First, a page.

Author + information
- Received November 3, 1994
- Revision received February 24, 1995
- Accepted March 2, 1995
- Published online July 1, 1995.
- Masaaki Uematsu, MD, PhDa,*,
- Kunio Miyatake, MD, PhD, FACCa,*,
- Norio Tanaka, BSa,*,
- Hisao Matsuda, MD, PhDa,
- Akihiro Sano, MSa,†,
- Nobuo Yamazaki, BSa,†,
- Makoto Hirama, PhDa,† and
- Masakazu Yamagishi, MD, PhD, FACCa,*
- ↵*Address for correspondence: Dr. Masaaki Uematsu, Department of Cardiovascular Dynamics, National Cardiovascular Center Research Institute. 5-7-1 Fujishiro-dai, Suita. Osaka 565, Japan.
Objectives. This study was performed to assess a new indicator of regional left ventricular contraction determined by a two-dimensional tissue Doppler imaging technique.
Background. Recent studies have demonstrated that instantaneous tissue motion velocity can be noninvasively assessed by tissue Doppler imaging. However, quantitative assessment of regional left ventricular contraction is still difficult because of the effects of the Doppler angle of incidence and parallel motion of the whole heart.
Methods. We assessed left ventricular wall motion in 11 normal subjects, 14 patients with an old myocardial infarction (anteroseptal in 7, posterior in 7) and 8 patients with dilated cardiomyopathy. Tissue Doppler velocity was corrected by the Doppler angle of incidence after the hypothetical center of contraction was set. Subsequently, the myocardial velocity gradient between the endocardium and epicardium was determined from the velocity profile along each radial line from the center of contraction by using least squares linear regression.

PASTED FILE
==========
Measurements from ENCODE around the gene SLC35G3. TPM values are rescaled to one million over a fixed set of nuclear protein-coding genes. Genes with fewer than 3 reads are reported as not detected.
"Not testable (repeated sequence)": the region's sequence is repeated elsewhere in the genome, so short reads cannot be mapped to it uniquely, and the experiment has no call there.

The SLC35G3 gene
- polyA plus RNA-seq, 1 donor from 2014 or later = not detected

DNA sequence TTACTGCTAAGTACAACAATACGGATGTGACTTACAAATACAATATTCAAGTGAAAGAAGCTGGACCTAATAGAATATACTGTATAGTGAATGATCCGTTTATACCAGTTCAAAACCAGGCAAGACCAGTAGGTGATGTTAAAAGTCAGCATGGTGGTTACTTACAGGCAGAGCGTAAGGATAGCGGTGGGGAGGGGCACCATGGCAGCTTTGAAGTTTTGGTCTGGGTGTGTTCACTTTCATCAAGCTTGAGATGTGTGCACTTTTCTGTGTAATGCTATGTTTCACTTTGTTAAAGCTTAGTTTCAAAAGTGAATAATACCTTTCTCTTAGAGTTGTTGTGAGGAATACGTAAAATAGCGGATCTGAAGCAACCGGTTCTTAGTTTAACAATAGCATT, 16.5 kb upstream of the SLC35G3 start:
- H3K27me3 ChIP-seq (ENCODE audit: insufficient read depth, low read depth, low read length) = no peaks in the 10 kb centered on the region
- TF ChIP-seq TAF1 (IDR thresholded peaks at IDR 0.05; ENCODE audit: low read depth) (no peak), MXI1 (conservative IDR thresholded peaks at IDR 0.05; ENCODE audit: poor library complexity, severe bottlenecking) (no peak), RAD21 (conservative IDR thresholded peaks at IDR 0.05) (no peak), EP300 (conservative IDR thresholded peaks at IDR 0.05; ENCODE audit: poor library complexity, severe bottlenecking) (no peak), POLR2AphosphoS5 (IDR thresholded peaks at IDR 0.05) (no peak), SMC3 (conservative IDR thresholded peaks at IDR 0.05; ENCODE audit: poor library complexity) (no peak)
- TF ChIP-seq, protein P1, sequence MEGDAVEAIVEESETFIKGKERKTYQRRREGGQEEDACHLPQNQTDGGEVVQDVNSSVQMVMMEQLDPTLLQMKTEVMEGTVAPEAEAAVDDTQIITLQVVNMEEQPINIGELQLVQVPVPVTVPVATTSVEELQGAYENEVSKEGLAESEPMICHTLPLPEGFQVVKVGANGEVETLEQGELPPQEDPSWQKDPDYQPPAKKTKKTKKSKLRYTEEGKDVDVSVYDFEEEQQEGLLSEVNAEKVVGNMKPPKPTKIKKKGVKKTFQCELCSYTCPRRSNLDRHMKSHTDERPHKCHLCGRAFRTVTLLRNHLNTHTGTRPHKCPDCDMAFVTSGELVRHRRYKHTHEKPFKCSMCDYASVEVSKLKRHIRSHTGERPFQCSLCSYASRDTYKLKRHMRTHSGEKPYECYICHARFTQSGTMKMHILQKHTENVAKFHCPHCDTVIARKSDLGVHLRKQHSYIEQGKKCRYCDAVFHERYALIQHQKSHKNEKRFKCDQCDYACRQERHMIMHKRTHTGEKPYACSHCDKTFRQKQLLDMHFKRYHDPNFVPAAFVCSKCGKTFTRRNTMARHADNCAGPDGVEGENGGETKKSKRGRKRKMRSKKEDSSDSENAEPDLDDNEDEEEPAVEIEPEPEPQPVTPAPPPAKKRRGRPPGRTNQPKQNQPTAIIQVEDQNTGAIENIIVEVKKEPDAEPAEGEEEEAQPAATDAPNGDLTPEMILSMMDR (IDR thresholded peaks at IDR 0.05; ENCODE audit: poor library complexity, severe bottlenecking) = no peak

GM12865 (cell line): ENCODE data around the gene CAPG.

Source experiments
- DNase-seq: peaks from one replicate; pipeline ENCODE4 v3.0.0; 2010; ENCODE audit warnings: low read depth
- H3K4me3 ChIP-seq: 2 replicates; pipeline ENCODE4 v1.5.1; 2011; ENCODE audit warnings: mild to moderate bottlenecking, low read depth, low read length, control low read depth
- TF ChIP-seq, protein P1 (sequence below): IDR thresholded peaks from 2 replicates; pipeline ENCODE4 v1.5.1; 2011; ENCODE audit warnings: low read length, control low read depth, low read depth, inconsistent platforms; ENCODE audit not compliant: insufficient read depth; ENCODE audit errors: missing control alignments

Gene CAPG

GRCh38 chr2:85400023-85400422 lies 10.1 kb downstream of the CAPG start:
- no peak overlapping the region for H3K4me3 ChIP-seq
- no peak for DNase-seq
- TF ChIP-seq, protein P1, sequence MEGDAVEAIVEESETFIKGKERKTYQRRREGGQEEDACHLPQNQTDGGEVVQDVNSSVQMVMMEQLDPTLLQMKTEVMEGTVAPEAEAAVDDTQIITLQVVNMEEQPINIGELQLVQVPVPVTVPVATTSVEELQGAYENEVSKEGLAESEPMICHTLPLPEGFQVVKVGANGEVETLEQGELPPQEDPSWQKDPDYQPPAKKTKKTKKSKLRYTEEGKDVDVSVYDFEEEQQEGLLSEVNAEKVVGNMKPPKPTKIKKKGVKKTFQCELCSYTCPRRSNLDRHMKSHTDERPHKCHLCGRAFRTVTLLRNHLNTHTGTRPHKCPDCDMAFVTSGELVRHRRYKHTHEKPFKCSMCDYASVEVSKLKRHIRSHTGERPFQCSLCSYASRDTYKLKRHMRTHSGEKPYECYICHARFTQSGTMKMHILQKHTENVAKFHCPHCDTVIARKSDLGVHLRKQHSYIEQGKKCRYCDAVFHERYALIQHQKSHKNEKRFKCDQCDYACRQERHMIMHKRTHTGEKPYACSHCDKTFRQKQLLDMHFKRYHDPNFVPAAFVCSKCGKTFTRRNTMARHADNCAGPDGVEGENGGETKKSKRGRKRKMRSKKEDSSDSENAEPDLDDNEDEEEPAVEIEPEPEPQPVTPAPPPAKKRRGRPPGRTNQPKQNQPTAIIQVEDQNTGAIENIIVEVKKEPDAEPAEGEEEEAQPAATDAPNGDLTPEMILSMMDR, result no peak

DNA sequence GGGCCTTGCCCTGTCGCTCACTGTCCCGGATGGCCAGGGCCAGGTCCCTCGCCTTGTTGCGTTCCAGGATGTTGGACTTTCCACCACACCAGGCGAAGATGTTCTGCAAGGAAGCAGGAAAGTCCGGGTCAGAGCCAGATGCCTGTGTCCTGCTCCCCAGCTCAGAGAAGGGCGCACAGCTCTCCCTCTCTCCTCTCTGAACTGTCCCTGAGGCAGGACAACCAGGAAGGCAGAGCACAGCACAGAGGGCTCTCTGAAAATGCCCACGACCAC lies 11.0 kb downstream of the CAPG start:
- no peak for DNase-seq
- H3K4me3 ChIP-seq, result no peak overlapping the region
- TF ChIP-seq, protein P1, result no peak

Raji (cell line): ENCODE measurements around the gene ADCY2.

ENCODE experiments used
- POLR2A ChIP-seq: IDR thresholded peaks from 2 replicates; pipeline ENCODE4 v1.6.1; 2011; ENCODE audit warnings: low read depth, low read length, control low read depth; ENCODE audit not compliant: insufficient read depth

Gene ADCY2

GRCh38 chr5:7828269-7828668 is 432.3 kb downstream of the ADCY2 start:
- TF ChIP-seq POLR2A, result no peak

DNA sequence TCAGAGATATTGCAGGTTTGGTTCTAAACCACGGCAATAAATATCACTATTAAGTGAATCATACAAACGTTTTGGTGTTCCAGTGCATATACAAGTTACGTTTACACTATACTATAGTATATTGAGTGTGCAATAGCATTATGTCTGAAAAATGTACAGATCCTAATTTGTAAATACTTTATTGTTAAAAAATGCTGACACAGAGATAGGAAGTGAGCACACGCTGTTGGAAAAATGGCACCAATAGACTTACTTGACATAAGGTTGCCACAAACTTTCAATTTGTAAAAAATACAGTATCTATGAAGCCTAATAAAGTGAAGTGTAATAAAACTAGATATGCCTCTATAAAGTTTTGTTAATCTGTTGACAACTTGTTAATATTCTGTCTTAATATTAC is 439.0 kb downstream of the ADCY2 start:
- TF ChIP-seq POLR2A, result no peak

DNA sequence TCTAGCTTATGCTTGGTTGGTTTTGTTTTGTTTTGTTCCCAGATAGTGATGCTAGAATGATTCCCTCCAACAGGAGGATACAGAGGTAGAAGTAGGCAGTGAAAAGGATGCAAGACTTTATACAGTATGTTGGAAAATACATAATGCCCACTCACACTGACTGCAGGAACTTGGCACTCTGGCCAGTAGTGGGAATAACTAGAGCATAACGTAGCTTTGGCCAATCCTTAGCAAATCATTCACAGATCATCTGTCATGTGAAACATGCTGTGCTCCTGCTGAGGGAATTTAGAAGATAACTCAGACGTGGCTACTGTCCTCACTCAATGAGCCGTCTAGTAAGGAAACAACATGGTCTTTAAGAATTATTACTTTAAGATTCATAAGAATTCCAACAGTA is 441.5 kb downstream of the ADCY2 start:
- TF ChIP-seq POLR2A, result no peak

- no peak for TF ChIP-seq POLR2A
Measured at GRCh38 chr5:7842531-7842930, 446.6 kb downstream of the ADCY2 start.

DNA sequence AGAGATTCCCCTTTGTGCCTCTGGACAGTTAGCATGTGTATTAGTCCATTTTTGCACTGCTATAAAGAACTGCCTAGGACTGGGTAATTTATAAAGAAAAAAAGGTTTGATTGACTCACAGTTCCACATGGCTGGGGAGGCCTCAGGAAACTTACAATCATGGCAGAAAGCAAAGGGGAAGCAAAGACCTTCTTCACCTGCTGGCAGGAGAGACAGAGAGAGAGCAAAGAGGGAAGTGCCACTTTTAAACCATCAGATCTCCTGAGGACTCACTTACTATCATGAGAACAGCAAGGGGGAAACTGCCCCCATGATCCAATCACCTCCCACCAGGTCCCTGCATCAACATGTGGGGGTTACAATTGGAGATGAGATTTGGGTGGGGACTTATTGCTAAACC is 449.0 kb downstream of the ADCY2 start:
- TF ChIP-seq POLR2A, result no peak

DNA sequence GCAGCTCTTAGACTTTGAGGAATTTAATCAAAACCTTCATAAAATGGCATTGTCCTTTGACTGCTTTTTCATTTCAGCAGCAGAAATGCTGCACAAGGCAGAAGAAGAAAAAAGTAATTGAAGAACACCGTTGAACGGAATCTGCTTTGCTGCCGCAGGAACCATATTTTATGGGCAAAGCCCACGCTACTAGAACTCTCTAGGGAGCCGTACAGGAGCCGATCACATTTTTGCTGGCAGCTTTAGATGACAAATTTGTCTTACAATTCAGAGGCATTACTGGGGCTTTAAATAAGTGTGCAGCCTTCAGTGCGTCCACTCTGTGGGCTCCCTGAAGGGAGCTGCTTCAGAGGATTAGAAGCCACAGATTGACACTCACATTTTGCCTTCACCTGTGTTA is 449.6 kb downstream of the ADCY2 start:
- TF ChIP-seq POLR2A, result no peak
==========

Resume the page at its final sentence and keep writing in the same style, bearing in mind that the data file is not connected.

Results. In normal subjects, peak myocardial velocity gradient was lower in the anteroseptal wall (mean [±SD] 1.69 ± 0.53 s−1) than in the posterior wall (3.28 ± 0.67 s−1, p < 0.01). Myocardial velocity gradient in the infarct regions was significantly lower (anteroseptal 0.58 ± 0.41 s−1, p < 0.05; posterior 0.17 ± 0.27 s−1, p < 0.01) than that in normal subjects as well as that in the corresponding noninfarct regions (2.84 ± 0.37 s−1and 1.48 ± 0.25 s−1, p < 0.01, respectively). In patients with dilated cardiomyopathy, myocardial velocity gradient was generally lower (anteroseptal 0.72 ± 0.59 s−1posterior 0.93 ± 0.67 s−1) than that in normal subjects (p < 0.01).
Conclusions. These results demonstrate that regional left ventricular contraction can be quantitatively assessed by the myocardial velocity gradient derived from two-dimensional tissue Doppler imaging. We suggest that myocardial velocity gradient has potential for the quantitative assessment of regional left ventricular contraction abnormalities in patients.
This study was presented in part at the 67th Annual Scientific Sessions of the American Heart Association. Dallas, Texas, November 1994. It was supported in part by a Research Grant for Cardiovascular Disease (5A-3) from the Ministry of Health and Welfare of Japan, Tokyo, Japan.
- Received November 3, 1994.
- Revision received February 24, 1995.
- Accepted March 2, 1995.
- The American College of Cardiology